I am from Australia and my partner Des from the UK tells me of the problems that deaf people have with banks, especially when fraud protection measures stop them from using their cards.
Normally banks alert customers by a telephone call if they suspect fraud but a deaf customer can’t answer that call. So, then they might try a letter but delivery of those depends on the Royal Mail a few days later.
Really, Deaf people would be left in the dark about why their card had been stopped but hearing customers wouldn’t have this long delay. For them, the problem is sorted very quickly. So I wanted to share with you my good experience from Australia.
One Sunday during January, I used my debit card to purchase food from grocery store and my card was declined three times. Unusual and impossible on this occasion.
‘Oh no’ I thought!
I opened Westpac’s message:
‘For security your card ending (numbers) has been temporarily blocked. Please contact Westpac using the number on the back of your card to confirm recent activity.’
The following day, at my local Westpac branch, I showed Westpac’s text message on my mobile and card to my local personal banker, Tiffany. When Tiffany looked at my bank account, she discovered four withdrawals with big amounts that were made abroad. The bank immediately destroyed my existing card and a full investigation was undertaken. The new replacement card arrived a week later.
Some days after, Westpac sent me an email giving a conclusion of the Bank’s investigations that these transactions were fraudulent and a refund in respect of these transactions was placed in my account.
During close monitoring of my account in the coming weeks, my new replacement card was temporarily blocked again so I enquired by e-mail with Westpac’s Tiffany who assisted in verifying whether transactions using my replacement card were actually done by me. I replied immediately confirming that transactions went through with my authorisation and were not fraudulent. The temporarily block was removed.
The text messages and communication via emails were more efficient for both of us as I am deaf and could not call the bank.
I am very grateful to Westpac for alerting me in an accessible format, drawing my immediate attention which enabled me to take the appropriate action like for instance, my visit to the Westpac branch the following day.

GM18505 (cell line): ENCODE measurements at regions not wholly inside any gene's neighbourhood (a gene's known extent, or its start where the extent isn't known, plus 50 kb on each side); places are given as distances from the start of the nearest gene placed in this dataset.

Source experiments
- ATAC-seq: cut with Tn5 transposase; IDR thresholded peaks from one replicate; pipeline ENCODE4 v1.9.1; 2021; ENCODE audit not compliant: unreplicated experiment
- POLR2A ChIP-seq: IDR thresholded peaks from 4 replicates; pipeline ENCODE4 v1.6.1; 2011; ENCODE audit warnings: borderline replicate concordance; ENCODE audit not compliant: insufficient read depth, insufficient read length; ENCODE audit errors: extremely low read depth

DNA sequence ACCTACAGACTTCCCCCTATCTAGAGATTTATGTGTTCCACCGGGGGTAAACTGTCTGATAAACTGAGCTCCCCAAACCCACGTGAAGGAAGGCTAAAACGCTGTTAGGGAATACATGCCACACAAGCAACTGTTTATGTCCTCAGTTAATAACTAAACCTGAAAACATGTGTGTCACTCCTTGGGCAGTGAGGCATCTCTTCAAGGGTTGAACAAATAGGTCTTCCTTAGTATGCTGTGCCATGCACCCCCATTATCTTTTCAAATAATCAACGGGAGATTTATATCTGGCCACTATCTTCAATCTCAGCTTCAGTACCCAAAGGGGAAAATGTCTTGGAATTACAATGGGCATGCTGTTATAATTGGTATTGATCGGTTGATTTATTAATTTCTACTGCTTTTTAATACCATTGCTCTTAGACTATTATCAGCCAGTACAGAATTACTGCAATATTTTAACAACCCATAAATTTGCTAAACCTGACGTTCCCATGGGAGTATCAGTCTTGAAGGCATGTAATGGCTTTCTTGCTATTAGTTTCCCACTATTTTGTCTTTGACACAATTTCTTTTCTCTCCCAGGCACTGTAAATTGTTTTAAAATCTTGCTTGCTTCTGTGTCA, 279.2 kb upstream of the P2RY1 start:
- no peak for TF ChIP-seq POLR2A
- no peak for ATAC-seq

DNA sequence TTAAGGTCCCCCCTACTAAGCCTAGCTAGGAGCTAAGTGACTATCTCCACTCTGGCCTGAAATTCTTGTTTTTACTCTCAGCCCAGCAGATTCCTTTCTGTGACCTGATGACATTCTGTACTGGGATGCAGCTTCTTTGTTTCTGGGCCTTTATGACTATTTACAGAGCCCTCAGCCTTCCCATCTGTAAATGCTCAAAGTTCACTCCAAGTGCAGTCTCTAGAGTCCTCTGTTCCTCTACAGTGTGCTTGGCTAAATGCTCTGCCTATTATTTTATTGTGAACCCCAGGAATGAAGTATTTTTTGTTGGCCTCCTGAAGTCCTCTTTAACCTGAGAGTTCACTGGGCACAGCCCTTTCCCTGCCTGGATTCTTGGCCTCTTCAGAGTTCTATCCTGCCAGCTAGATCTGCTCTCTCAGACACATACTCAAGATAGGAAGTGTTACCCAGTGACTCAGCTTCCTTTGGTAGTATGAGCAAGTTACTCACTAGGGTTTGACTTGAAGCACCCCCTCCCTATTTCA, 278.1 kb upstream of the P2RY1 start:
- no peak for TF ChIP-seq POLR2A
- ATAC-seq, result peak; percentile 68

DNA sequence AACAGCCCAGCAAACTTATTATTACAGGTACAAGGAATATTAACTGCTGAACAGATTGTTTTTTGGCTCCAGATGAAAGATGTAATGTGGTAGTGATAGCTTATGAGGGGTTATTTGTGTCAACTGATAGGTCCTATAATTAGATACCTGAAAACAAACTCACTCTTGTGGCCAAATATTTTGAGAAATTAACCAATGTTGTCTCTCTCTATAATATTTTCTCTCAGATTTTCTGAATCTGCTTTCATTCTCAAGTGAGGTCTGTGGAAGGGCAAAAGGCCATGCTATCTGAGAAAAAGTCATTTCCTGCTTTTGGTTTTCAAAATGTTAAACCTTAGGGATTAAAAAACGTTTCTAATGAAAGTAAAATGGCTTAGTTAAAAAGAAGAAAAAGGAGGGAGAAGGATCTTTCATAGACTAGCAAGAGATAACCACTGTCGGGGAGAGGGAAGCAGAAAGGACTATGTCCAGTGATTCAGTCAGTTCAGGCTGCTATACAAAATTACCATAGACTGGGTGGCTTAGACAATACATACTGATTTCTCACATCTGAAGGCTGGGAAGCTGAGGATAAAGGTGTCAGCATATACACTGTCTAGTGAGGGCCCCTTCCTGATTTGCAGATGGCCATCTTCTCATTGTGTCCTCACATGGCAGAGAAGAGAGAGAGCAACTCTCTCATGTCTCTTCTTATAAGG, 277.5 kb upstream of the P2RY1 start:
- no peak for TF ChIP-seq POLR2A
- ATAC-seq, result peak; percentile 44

Furthermore, we used e-mails for all communication purposes of monitoring my bank account while the Bank was conducting a full investigation and for some time after the full refund was placed in my account.
Full account details hadn’t been disclosed during communications via texts and e-mails between the Bank and I because I am known at the bank branch – this way no security could be breached.
Should I have been outside my home country of Australia then I could have been able to attend to my text message by communicating via e-mails with my personal banker at Westpac for further instructions.
In addition, Westpac’s communication in an accessible format with me assisted another case to a resolution without unnecessary delays. During my trip to the UK in December 2012, my ATM card was retained by the High Street bank’s ATM machine for a mysterious reason. Westpac, on communication via e-mails with me, organised a replacement card for me to collect at the Bank’s London branch so I was able to have access to my cash for the rest of my Europe travels. Otherwise, I could have been unable to contact the Bank since I can’t phone them.
A similar practice could be applied in local branches that have Deaf customers in the UK by making some adjustments in regards to the use of communication where urgent attention would be required from the customers for security reasons in relation to their accounts.
The e-mails between Westpac and me started with ‘Dear (named person)” and ends with “(named person)” proving that both have known each other well for the banking purposes.
It is understandable that the banks are very reluctant to contact customers by email as it is an insecure channel. The prevailing factor would be due to ‘phishing’ e-mails, purporting to be from these banks that trick customers into giving away personal information to be then used for fraud.
However the banks should be less pessimic and be more reflective towards Deaf people’s communication needs so the Banks could give some considerations on whether use of e-mails for communication between parties that are known to each other would be allowable, as long as e-mails address to the named person, do not contain any account details or links.
So to UK banks: Be more relaxed and put customers, including Deaf people and their needs, first equally alongside these security measures. If it works for Westpac, why can’t it work for UK banks?
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